I’ve never been married to the ‘night of one acts’ idea. They often feel either vain or opportunistic, but, more than anything, the jumps in tone and style (and quality) from one piece to the next are disorientating and make for an inconsistent viewing experience. Like watching Michael Jackson’s ‘Moonwalker’. ‘Spring Fling’ does not have this problem. Either by design or serendipity, these pieces all gelled beautifully as a viewing experience. Probably my favorite of them was ‘Crush’, an excellent satire on dating that never fell in to rom-com tropes. Instead it presented terrifyingly fragile people dealing moment-to-moment with threats of expectation and self-disappointment. Jill Frutkin’s performance, in particular, was wonderful. A woman painfully, but realistically awkward, and her chemistry and awkward romance with Ben Beckley was delightful. ‘He Lights Up My’ was a weaker piece of writing, perhaps because it was so conventional in its conceits. When compared to the other pieces it simply felt like it didn’t have as much to say. It relied a little too heavily on its central joke which, while funny, didn’t lend itself well to mileage; and the tone was muddled.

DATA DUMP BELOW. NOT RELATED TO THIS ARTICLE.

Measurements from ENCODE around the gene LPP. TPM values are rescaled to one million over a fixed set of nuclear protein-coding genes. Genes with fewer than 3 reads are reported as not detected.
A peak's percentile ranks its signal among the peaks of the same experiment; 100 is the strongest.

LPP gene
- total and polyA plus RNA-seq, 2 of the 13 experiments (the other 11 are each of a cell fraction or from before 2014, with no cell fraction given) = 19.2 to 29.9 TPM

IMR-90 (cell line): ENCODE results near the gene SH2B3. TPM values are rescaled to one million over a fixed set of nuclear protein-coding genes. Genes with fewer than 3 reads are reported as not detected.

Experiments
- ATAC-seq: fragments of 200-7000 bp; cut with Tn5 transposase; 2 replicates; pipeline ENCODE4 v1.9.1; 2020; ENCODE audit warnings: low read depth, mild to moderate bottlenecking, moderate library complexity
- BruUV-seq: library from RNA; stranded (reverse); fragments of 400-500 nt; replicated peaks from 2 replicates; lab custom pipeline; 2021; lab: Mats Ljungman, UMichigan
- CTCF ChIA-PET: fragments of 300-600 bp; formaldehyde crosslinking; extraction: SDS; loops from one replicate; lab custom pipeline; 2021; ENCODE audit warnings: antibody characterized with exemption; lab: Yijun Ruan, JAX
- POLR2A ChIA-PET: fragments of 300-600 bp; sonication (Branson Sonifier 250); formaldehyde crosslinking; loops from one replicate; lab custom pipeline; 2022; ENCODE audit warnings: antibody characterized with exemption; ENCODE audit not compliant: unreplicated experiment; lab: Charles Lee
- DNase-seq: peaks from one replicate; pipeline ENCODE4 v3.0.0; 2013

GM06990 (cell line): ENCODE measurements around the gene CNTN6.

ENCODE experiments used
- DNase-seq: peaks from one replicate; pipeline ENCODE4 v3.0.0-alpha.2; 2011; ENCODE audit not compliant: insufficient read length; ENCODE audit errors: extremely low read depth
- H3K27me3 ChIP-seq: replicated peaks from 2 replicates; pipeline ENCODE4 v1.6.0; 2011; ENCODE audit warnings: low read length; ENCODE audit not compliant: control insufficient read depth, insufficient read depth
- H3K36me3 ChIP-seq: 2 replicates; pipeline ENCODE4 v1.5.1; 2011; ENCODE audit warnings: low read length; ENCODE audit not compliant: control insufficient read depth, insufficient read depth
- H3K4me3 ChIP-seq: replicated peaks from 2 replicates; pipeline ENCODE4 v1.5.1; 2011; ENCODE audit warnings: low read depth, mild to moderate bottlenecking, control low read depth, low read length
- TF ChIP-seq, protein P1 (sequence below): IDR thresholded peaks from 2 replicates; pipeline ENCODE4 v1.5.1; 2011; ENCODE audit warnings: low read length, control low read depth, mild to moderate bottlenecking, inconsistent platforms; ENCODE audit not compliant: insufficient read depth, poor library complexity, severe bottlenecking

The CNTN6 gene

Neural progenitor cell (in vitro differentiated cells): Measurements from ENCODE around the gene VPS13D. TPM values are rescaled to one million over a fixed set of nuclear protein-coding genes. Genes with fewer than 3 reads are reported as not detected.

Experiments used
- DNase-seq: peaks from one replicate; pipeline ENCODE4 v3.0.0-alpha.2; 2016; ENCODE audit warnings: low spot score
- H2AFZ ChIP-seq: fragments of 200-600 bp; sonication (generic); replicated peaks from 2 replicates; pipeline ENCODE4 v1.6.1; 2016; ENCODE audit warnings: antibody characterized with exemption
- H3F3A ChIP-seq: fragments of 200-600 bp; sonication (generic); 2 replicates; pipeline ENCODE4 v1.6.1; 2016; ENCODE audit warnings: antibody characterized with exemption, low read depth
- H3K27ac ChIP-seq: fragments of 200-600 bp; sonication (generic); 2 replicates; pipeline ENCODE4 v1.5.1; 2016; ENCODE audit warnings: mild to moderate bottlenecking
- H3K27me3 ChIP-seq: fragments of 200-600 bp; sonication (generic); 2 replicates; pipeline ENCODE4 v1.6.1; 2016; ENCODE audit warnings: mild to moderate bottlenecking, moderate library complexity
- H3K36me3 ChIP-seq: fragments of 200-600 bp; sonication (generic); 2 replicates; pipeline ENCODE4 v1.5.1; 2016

‘A Conversation I Never Had’ and ‘You Were Crushed’ were probably the most impenetrable of the evening. That said, I enjoyed both greatly. Each presented an omni-permeating mood-scape, rather than a story. The meaning of the words being said felt entirely secondary to the way they were being said. Plot in both was on the nebulous side, I’d have trouble recounting any of the story beats to you, but when I think of them now I can remember with clarity the feeling that each created in me. They were the show’s peak ASMR. With one exception: ‘Behind the Wall’. This protracted, multi-act monologue is given no context whatsoever, beyond light costuming, and a few clues in the script. It began the play, and filled the air whilst sets were being changed. At first, you have no idea what is going on. It feels like a beat poem sans jazz backing. The actor, Ben Beckley, says some bizarre things about dancing, soda-streams and household appliances. He keeps talking about a birthday dance he has prepared for someone he loves. Levels of WTF rise beyond all reason. Then gradually you realize who the man before you is, and what he represents. And suddenly his bizarre aggression, and occasional bombasticism make sense, and he becomes beautiful. I won’t spoil the ending, unless you decide to look below*.